If only this postpartum myth were a guarantee. But I can attest to this one as a big myth first-hand. My first child had many tummy issues and struggled to breastfeed. He didn’t sleep through the night until he was nearly a year old, and I was beyond exhausted. The last thing in the world I needed to hear (and oh, boy, did I hear it) was that “he should be sleeping through the night by now” — as if I wasn’t desperate for that to happen and doing everything in my power to make it happen.

But the truth is, for many reasons, a baby’s sleep schedule cannot be predicted and, in many cases, cannot be controlled. Please know there is absolutely nothing you’re doing wrong. (But I encourage you to accept help if it’s available so you can rest!)13

Myth 2: You Shouldn’t Hold Your Baby So Much, or You’ll Spoil Them

First, who doesn’t want to spoil a baby with snuggles? But more importantly, it is a postpartum myth that excessively holding a baby harms its development. As Healthline reports, even in the 1980s, studies were already coming out to report that holding a crying baby helps, not harms, their ability to self-regulate and self-soothe. “In 1986, the journal Pediatrics published a study about a randomized controlled trial that found that new babies who were carried more tended to cry and fuss less,” the article reads. “We conclude that supplemental carrying modifies ‘normal’ crying by reducing the duration and altering the typical pattern of crying and fussing in the first 3 months of life.”14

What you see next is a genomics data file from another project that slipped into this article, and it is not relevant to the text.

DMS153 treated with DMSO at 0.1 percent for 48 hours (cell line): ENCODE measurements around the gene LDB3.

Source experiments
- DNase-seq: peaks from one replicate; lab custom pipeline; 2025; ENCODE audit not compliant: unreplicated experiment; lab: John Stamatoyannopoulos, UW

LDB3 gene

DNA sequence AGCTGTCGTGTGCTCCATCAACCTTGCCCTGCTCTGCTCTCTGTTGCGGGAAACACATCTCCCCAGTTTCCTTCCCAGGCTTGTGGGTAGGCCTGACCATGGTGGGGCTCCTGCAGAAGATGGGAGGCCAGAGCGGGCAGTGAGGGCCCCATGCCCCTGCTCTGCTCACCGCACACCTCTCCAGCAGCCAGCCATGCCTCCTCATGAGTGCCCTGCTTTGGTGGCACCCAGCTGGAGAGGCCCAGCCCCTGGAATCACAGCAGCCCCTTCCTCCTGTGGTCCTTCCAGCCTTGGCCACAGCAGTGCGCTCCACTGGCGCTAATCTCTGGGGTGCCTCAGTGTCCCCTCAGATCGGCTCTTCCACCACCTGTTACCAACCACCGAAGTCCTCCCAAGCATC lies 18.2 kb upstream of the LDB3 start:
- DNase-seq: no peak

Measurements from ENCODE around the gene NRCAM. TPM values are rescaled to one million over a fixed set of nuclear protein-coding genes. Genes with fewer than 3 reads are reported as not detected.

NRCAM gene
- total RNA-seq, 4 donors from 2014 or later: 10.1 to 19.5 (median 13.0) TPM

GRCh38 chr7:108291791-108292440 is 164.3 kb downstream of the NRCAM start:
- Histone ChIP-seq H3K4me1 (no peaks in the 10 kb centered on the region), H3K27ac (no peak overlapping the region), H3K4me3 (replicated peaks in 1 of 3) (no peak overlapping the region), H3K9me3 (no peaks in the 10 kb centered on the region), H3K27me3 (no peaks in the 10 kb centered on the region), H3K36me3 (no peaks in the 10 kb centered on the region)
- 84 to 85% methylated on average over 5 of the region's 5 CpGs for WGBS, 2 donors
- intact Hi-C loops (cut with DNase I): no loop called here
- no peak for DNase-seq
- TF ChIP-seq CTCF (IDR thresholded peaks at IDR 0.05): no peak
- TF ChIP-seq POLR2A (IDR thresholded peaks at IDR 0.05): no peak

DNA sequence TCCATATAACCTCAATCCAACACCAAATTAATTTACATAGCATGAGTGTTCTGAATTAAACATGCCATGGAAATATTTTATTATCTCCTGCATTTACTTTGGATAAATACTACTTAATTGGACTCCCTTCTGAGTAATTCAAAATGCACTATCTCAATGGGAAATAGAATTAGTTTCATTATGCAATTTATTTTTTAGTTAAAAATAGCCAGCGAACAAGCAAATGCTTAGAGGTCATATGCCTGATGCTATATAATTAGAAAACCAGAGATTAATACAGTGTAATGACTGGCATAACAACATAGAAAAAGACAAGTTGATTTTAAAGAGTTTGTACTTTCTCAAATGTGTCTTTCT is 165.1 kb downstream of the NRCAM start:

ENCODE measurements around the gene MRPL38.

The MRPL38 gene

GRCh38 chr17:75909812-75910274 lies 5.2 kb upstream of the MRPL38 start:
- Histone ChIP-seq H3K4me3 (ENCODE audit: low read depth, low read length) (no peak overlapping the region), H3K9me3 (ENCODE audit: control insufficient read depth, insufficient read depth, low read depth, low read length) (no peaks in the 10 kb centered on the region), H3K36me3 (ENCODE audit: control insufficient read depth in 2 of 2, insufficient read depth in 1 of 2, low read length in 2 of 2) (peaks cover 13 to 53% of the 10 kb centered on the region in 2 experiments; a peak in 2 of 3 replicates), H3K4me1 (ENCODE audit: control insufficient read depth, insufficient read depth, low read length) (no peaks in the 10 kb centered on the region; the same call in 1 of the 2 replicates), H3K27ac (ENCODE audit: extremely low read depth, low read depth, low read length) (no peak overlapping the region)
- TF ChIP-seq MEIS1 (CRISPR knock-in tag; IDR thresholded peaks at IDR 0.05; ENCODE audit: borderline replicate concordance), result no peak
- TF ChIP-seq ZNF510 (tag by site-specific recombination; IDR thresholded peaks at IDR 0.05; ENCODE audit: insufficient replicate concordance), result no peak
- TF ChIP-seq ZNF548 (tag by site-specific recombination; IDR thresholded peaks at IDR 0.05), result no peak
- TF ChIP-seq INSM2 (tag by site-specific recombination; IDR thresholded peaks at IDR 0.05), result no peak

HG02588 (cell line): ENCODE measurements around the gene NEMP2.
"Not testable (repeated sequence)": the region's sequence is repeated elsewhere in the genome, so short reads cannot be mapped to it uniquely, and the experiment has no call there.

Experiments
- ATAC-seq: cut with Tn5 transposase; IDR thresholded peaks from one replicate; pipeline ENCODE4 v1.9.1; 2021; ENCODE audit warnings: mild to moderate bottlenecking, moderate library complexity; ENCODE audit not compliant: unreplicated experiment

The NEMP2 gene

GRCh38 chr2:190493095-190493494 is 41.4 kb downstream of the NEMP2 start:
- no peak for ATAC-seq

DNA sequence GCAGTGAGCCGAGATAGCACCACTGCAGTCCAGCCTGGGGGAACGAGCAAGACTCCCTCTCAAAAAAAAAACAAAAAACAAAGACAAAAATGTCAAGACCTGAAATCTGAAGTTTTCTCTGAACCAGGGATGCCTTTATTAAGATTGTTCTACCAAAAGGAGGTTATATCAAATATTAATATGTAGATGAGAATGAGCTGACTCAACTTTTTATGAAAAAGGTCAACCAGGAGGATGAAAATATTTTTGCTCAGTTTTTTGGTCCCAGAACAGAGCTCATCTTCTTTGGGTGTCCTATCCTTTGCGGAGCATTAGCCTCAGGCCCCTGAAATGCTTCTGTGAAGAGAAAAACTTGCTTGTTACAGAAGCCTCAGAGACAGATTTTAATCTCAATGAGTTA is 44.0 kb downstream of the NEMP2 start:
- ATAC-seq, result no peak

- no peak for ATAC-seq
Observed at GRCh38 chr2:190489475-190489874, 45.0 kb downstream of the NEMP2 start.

Also, Healthline adds that you can’t “spoil” a newborn because “A newborn baby’s brain isn’t really finished developing yet. In fact, their brain won’t be mature for some time. So, your proximity to the baby helps them respond to all these new stimuli in their environment and begin to self-regulate.”14

So go ahead and hold that baby all you want, mama! And let grandma hold the baby too. All the snuggles are welcome.

Myth 3: Baby’s Needs Should Come First, Above All Else

This postpartum myth is a biggie and often shocks people. But think about it. Everyone is already doting on a baby. Everyone wants to meet the baby, hold the baby, and snuggle the baby. The doctors inspect the baby, top to bottom, at every appointment (and it seems like there’s one every other day, right?) Baby’s needs are already being met 100 times over.

So, who is far too often neglected during this challenging time? The truth is, mom’s needs should be prioritized, just as the baby’s, because we all know that no one will forget to take care of the baby. But lots of times, everyone forgets to take care of Mom. Mom just birthed a human and is healing. Mom is getting up all night to feed the baby. Mom’s body just got stretched and torn, and now her breasts are engorged, and she’s still wearing mesh underpants and thick pads due to bleeding. Mom needs love, care, help, and being told she’s doing well.

Because remember: Everyone needs mom to be okay, or else it all falls apart. So, make sure mom is okay. That is the No. 1 priority.

Myth 4: Motherhood and Your Bond With Your Baby Should Come Naturally

For many mothers, their bond with their babies isn’t instant, and motherhood doesn’t feel “natural” but is a work in progress. And you know what? They are still amazing moms.